So, every time your laptop overheats due to a broken fan, it will shut down on its own, forcing you to lose unsaved data. Data loss is prevalent, with two in three consumers affected by such incidents in 2019. Unless you have your data backed up somewhere, you won’t be able to recover those you lost due to shutdowns.

To save yourself from such headaches, have your laptop fan inspected. It may only need cleaning, but if you’ve experienced multiple shutdowns, you likely need a new fan.

5. Internal Temperature Monitor Registers High Heat Levels

Neither Windows nor Mac laptops come with built-in tools that measure internal temps. However, third-party temperature monitoring apps can confirm if your laptop has faulty fans. HWMonitor and MSI Afterburner are two examples; they will tell you how hot your laptop is within.

If you have a broken laptop fan, these apps will likely show temps of 90° C (194° F) or higher. If the fan no longer runs, no active cooling occurs within the laptop, hence the high internal heat. In this case, it’s best you take your device to a service center to get its fan repaired or replaced.

6. You Keep Getting Fan-Related Error Messages

CPU fan error messages usually appear during start-up or reboots. Laptops often display them right after an automatic shut-down caused by overheating. The exact contents (and number) of the error message vary from brand to brand, but they may look like any of these:

  • “The system has detected a problem with the cooling fan”
  • “System fan speed failure”
  • “CPU fan error”
  • “No CPU fan detected”

If you’ve seen any of these errors multiple times and your laptop does overheat, you likely have a broken fan. If you’re not comfortable with a DIY replacement, take it to an authorized service center.

7. Your Laptop Makes Weird Mechanical Noises

There are two possible sources of such odd sounds: a malfunctioning fan or a faulty hard disk drive (HDD). If you have a solid-state drive (SSD), grinding or clicking noises are most likely due to a broken fan.

SSDs, aside from being four times faster than HDDs, don’t have movable parts. As such, they’re unlikely to be the source of such weird mechanical sounds.

Grinding noises can be due to worn fan bearings, fan blade obstructions, or damaged fan blades. Buzzing sounds can result from filth build-up on the blades or within the fan’s hub (middle section). Clicking can occur if a foreign object bumps against any part of a whirring fan and causes dents on the blades.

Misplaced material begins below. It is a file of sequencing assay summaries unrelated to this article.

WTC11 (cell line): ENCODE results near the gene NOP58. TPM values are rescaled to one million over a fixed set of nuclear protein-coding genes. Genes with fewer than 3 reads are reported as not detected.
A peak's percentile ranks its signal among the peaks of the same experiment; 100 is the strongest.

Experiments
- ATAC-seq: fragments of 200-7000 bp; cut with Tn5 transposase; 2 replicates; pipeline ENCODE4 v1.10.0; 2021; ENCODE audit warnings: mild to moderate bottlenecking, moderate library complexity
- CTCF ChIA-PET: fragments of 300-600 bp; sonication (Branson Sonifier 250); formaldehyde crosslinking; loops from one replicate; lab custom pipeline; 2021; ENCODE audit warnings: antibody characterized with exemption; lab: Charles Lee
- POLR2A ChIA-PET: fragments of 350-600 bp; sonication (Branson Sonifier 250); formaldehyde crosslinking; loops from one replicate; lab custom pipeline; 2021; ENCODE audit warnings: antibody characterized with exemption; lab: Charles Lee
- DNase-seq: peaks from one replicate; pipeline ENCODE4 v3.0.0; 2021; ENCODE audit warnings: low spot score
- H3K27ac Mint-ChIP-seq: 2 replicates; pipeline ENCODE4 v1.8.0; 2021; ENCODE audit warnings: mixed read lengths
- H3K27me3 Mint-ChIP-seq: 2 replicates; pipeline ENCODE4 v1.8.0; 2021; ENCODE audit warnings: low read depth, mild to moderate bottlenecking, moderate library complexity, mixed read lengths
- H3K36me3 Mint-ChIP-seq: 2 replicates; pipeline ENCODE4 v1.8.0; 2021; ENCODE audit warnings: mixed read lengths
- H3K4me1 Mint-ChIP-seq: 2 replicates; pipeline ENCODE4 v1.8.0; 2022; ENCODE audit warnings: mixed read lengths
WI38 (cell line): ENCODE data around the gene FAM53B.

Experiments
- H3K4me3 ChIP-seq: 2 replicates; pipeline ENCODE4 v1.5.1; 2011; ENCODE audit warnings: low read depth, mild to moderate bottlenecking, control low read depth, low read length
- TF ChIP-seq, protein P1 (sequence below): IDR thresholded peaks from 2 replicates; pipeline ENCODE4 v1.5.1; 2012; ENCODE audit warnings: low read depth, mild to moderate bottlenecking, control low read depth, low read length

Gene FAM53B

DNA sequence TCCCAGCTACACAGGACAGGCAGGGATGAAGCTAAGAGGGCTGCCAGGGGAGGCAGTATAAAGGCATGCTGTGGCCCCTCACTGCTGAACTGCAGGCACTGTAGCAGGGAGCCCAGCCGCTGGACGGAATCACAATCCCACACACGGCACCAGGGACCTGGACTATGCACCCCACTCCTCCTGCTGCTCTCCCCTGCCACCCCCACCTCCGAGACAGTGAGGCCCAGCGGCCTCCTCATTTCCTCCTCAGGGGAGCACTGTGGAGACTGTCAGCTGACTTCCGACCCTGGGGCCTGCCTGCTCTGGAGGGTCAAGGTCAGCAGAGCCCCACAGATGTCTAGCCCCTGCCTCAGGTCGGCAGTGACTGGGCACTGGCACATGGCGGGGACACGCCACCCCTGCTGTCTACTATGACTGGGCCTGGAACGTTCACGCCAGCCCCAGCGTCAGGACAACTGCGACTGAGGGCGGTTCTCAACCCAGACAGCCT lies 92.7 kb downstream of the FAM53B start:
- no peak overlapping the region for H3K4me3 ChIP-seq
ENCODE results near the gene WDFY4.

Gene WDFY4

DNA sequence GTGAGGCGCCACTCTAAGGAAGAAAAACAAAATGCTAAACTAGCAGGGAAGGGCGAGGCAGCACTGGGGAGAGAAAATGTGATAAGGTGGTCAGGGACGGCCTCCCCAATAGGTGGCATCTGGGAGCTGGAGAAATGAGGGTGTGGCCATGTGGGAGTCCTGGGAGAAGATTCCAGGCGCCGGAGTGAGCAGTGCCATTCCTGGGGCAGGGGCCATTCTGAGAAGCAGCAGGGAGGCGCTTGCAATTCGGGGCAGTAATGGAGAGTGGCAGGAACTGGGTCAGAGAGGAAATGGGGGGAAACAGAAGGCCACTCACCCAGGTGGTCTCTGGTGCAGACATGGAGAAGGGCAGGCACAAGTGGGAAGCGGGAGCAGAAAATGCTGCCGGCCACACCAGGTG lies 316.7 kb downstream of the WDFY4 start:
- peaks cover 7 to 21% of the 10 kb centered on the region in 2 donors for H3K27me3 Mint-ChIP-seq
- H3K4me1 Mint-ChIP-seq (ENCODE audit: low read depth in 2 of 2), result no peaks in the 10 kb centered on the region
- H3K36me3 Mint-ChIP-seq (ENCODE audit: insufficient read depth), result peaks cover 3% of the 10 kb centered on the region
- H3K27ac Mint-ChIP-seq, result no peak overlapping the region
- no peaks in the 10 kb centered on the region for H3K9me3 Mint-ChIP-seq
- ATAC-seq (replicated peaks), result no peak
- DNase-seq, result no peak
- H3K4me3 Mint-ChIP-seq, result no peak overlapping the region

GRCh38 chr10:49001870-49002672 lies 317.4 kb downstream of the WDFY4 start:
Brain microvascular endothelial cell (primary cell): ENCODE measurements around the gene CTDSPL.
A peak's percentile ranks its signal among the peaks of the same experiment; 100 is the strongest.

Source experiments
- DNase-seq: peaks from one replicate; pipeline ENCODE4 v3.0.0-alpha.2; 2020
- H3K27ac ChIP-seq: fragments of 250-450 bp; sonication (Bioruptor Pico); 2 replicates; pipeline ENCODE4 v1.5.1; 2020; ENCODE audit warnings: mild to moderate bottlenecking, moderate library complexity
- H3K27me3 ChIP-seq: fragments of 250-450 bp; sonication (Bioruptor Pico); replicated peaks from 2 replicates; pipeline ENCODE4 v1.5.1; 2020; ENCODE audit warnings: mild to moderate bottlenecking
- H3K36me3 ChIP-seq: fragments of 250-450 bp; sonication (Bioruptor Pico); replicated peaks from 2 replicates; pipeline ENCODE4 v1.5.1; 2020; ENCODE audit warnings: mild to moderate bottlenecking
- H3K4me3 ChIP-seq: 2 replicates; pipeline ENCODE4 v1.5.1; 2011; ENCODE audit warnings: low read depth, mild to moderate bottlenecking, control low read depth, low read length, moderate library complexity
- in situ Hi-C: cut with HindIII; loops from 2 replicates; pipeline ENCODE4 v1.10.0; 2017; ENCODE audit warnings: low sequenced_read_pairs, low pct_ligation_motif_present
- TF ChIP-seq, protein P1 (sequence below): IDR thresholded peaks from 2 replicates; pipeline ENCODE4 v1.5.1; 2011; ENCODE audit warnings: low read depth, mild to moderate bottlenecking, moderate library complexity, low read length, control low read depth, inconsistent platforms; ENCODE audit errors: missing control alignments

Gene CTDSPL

You may find these sounds tolerable, but keep in mind that they all indicate fan impairment. This can ultimately reduce the fan’s speed and active cooling power. From there, your laptop will become more prone to overheating.

Before any of these happens, have a pro inspect and then either clean, repair, or replace your fan.

8. No Fan Sounds Even With Multiple Active CPU-Intensive Apps

The more CPU- or GPU-intensive the task you do on your laptop, the more heat it generates. To avoid overheating, your device’s fan must respond accordingly by spinning faster. As such, the faster it spins, the more audible your fan gets.

You should be able to hear some buzzing whenever you run multiple intensive tasks. These include playing a graphics-heavy videogame or using high-resolution video editing apps. If you don’t hear any fan sound at all, even while demanding a lot from your laptop, your fan may not be spinning.

It won’t take long for your entire laptop to get so hot that it shuts down on its own. Don’t wait for permanent damage to occur; power off your laptop right away and take it to a technician. Otherwise, you may end up having to get a new laptop altogether instead of just a fan replacement.

Get a Laptop Fan Replacement Before Heat Kills Your Device

The earlier you get a necessary laptop fan replacement, the less heat stress your device has to deal with. As such, always pay attention to the heat and the sounds your laptop’s fan generates. If your computer shows any of the signs in this guide, have a technician inspect it ASAP for a possible fan change.

Interested in more guides that can help make you tech-savvier? Feel free to check out our other blog posts then!